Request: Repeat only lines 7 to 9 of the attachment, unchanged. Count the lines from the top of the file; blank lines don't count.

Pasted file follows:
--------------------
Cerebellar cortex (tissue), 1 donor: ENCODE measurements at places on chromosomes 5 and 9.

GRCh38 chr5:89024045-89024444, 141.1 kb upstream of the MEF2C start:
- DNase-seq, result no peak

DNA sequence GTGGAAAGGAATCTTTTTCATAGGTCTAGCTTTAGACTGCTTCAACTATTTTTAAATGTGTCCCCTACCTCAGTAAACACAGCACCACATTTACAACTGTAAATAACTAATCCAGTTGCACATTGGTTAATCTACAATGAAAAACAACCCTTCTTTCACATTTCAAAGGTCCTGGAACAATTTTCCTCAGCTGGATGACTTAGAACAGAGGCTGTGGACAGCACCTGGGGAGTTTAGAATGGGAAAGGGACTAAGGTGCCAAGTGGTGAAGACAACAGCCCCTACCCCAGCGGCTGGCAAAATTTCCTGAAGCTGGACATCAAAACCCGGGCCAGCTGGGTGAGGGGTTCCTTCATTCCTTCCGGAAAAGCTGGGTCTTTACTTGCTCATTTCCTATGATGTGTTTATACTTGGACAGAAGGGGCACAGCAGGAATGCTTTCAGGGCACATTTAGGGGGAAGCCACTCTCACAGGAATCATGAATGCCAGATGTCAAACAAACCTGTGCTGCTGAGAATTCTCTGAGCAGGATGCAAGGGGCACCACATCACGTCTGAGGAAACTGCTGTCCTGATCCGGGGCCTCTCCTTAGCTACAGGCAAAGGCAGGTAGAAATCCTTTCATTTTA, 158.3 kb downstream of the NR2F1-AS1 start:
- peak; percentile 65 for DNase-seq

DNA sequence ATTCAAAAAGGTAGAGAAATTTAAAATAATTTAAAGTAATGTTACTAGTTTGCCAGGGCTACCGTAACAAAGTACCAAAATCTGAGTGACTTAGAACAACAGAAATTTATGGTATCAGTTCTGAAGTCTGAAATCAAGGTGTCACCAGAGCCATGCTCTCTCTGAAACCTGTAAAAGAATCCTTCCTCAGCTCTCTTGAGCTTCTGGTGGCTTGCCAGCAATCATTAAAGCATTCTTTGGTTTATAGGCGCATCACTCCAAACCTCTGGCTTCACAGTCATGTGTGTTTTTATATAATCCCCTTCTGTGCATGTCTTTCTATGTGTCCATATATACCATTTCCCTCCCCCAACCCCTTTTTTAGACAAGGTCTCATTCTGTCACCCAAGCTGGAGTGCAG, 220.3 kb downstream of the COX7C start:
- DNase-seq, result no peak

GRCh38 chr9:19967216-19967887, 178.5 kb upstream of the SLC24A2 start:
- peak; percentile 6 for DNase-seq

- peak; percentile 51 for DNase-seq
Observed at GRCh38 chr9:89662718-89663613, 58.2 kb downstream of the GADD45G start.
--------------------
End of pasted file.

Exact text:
- DNase-seq, result no peak

GRCh38 chr9:19967216-19967887, 178.5 kb upstream of the SLC24A2 start:
- peak; percentile 6 for DNase-seq